Self-reported visual impairment, physical activity and all-cause mortality: The HUNT Study
Journal article, Peer reviewed
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Original versionScandinavian Journal of Public Health. 2016, 1-9. 10.1177/1403494816680795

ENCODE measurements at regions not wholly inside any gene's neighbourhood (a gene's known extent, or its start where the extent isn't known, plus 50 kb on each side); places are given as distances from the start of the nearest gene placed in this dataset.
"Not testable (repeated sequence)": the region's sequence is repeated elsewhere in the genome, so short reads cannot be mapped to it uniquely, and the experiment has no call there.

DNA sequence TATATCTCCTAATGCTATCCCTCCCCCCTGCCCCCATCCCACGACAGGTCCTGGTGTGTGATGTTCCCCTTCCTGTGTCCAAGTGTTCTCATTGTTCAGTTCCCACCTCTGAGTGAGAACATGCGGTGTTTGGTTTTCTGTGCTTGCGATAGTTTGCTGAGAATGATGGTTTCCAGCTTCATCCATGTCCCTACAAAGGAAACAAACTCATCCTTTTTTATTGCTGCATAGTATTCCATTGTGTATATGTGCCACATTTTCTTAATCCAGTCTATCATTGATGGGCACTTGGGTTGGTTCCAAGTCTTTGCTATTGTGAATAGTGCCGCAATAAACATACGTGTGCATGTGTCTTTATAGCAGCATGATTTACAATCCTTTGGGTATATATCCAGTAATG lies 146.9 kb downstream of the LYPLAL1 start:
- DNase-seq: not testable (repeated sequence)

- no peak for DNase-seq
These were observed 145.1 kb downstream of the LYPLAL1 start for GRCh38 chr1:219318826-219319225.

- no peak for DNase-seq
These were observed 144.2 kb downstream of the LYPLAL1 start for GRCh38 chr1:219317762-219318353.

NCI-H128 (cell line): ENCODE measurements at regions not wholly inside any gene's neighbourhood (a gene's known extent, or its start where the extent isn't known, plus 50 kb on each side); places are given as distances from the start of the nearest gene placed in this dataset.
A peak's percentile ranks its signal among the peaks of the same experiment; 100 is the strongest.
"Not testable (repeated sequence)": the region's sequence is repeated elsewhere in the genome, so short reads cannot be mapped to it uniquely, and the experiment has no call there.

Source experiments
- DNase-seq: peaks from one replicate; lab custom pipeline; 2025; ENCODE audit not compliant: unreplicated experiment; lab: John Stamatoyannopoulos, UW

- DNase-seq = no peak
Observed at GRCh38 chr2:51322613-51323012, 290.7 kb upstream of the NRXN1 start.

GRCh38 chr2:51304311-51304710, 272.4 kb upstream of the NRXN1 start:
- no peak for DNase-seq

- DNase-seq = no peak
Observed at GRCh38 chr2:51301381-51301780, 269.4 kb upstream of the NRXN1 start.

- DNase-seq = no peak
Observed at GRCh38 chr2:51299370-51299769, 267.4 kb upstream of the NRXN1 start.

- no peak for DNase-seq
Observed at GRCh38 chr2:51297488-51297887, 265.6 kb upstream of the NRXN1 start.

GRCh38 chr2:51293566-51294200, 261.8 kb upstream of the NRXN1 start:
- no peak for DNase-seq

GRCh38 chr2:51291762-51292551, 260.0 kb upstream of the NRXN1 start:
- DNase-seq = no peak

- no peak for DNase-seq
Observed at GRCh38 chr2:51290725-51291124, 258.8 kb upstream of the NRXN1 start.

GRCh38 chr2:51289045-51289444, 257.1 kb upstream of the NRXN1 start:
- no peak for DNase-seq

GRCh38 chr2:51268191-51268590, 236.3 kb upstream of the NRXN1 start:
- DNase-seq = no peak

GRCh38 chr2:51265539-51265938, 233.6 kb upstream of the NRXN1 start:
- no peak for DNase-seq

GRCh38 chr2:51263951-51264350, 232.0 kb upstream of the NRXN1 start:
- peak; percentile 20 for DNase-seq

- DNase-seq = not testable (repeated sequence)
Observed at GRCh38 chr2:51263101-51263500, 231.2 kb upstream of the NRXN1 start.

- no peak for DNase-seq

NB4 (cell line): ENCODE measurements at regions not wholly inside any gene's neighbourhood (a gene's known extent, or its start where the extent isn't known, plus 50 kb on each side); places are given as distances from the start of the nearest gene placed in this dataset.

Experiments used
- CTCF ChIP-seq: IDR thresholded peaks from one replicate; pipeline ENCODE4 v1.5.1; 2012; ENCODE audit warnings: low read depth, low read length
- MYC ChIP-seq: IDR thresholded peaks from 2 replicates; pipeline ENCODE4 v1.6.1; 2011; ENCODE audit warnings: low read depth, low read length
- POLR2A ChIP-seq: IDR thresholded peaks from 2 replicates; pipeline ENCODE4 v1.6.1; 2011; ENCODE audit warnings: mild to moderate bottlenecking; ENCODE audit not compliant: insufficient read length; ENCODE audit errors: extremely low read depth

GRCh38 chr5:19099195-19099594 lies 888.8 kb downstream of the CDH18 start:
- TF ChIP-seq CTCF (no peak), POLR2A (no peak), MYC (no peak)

Aims: To examine the associations of self-reported visual impairment and physical activity (PA) with all-cause mortality. Methods: This prospective cohort study included 65,236 Norwegians aged ⩾20 years who had participated in the Nord-Trøndelag Health Study (HUNT2, 1995−1997). Of these participants, 11,074 (17.0%) had self-reported visual impairment (SRVI). The participants’ data were linked to Norway’s Cause of Death Registry and followed throughout 2012. Hazard ratios and 95% confidence intervals (CI) were assessed using Cox regression analyses with age as the time-scale. The Cox models were fitted for restricted age groups (<60, 60−84, ⩾85 years). Results: After a mean follow-up of 14.5 years, 13,549 deaths were identified. Compared with adults with self-reported no visual impairment, the multivariable hazard ratios among adults with SRVI were 2.47 (95% CI 1.94–3.13) in those aged <60 years, 1.22 (95% CI 1.13–1.33) in those aged 60–84 years and 1.05 (95% CI 0.96–1.15) in those aged ⩾85 years. The strength of the associations remained similar or stronger after additionally controlling for PA. When examining the joint associations, the all-cause mortality risk of SRVI was higher for those who reported no PA than for those who reported weekly hours of PA. We found a large, positive departure from additivity in adults aged <60 years, whereas the departure from additivity was small for the other age groups. Conclusions: Adults with SRVI reporting no PA were associated with an increased all-cause mortality risk. The associations attenuated with age.